The Chief Executive of HSBC Bank Noel Quinn announced in an internal memo on Monday that HSBC Bank aims to double Black staff at director rank by 2025.
This news comes after that the bank has attempted to take action against discrimination, trying to create opportunities for advancement in the wake of the Black Lives Matter movement.
The few Black employees that already work at the bank have said in internal meetings with Quinn that they have felt very much overlooked for career opportunities and “uninspired by the lack of senior role models”.
HSBC felt the urgency to hold meetings with Black staff following the spotlight put on systemic racism in the United States and worldwide after the brutal murder of George Floyd in May.
Black employees in those meetings claimed that “HSBC has not been strong or vocal enough on race issues as an organisation on matters that concern them,” Quinn told staff in the memo. Also, they questioned the concrete effects of the implementation of an External search, which is aimed to hire more diverse candidates in the bank.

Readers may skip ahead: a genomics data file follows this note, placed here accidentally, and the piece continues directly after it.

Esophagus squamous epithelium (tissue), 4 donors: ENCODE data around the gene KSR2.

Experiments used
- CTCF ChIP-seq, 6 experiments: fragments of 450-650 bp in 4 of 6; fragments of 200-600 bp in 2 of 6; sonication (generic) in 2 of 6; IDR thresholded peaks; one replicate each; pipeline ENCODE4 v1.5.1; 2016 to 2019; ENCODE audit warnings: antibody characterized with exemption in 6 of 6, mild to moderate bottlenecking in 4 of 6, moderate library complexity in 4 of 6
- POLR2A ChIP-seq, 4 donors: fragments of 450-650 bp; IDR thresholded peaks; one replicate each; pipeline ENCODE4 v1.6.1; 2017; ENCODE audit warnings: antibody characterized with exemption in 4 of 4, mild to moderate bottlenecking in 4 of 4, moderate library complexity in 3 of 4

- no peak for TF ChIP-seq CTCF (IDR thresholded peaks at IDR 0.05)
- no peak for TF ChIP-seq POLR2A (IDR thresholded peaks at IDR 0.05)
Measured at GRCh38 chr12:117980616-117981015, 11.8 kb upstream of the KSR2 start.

In response to these words, Quinn reinforced the company effort to double by 2025 the number of Black staff at “GCB3” or higher level, a senior rank in the firm’s hierarchy equivalent to a director.
However, the bank’s proportion of its current senior Black employees are still unknown and not revealed.
“The Black Lives Matter movement has rightly created a more urgent demand for action,” Quinn explained.
“I want us to be judged by the concrete, sustainable actions we take to be a more diverse and inclusive bank.”
Unsurprisingly, the move by HSBC to promote and hire more senior Black employees follows similar moves by other banks around the world including Goldman Sachs and Lloyds Banking Group.
HSBC has also hired a recruiting firm to help it engage Black and ethnically diverse talent for leadership roles, Quinn added.
However, is this just a strategic move, or the beginning of a brighter diverse and more inclusive journey?